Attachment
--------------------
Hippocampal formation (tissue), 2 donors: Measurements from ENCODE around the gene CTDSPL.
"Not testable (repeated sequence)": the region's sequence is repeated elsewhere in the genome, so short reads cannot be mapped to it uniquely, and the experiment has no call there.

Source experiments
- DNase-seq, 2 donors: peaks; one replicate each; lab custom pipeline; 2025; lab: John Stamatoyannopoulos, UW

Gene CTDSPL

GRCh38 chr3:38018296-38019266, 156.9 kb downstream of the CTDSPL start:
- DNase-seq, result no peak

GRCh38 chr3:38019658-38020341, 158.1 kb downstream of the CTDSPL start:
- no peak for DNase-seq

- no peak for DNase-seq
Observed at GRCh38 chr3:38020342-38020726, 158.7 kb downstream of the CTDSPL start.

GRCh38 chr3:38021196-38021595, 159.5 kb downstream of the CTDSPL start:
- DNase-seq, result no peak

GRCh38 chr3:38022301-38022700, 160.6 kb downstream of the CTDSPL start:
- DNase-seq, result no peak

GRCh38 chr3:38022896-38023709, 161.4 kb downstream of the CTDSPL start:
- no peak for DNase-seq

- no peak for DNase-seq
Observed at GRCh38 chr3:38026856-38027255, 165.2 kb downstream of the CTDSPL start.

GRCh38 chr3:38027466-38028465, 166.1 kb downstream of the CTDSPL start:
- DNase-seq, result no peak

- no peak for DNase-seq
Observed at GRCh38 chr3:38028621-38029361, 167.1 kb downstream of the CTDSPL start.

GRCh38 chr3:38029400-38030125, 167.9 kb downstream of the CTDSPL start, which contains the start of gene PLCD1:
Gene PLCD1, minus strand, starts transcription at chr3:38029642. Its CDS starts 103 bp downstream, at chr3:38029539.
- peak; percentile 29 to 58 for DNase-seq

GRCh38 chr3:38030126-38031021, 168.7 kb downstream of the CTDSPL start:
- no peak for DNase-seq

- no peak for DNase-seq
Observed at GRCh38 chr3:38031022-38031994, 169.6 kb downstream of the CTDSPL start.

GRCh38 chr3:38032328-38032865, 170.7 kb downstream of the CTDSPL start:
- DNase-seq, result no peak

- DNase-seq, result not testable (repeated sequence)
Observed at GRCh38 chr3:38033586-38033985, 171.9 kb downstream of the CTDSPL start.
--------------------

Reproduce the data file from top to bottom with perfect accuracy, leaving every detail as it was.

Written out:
Hippocampal formation (tissue), 2 donors: Measurements from ENCODE around the gene CTDSPL.
"Not testable (repeated sequence)": the region's sequence is repeated elsewhere in the genome, so short reads cannot be mapped to it uniquely, and the experiment has no call there.

Source experiments
- DNase-seq, 2 donors: peaks; one replicate each; lab custom pipeline; 2025; lab: John Stamatoyannopoulos, UW

Gene CTDSPL

GRCh38 chr3:38018296-38019266, 156.9 kb downstream of the CTDSPL start:
- DNase-seq, result no peak

GRCh38 chr3:38019658-38020341, 158.1 kb downstream of the CTDSPL start:
- no peak for DNase-seq

- no peak for DNase-seq
Observed at GRCh38 chr3:38020342-38020726, 158.7 kb downstream of the CTDSPL start.

GRCh38 chr3:38021196-38021595, 159.5 kb downstream of the CTDSPL start:
- DNase-seq, result no peak

GRCh38 chr3:38022301-38022700, 160.6 kb downstream of the CTDSPL start:
- DNase-seq, result no peak

GRCh38 chr3:38022896-38023709, 161.4 kb downstream of the CTDSPL start:
- no peak for DNase-seq

- no peak for DNase-seq
Observed at GRCh38 chr3:38026856-38027255, 165.2 kb downstream of the CTDSPL start.

GRCh38 chr3:38027466-38028465, 166.1 kb downstream of the CTDSPL start:
- DNase-seq, result no peak

- no peak for DNase-seq
Observed at GRCh38 chr3:38028621-38029361, 167.1 kb downstream of the CTDSPL start.

GRCh38 chr3:38029400-38030125, 167.9 kb downstream of the CTDSPL start, which contains the start of gene PLCD1:
Gene PLCD1, minus strand, starts transcription at chr3:38029642. Its CDS starts 103 bp downstream, at chr3:38029539.
- peak; percentile 29 to 58 for DNase-seq

GRCh38 chr3:38030126-38031021, 168.7 kb downstream of the CTDSPL start:
- no peak for DNase-seq

- no peak for DNase-seq
Observed at GRCh38 chr3:38031022-38031994, 169.6 kb downstream of the CTDSPL start.

GRCh38 chr3:38032328-38032865, 170.7 kb downstream of the CTDSPL start:
- DNase-seq, result no peak

- DNase-seq, result not testable (repeated sequence)
Observed at GRCh38 chr3:38033586-38033985, 171.9 kb downstream of the CTDSPL start.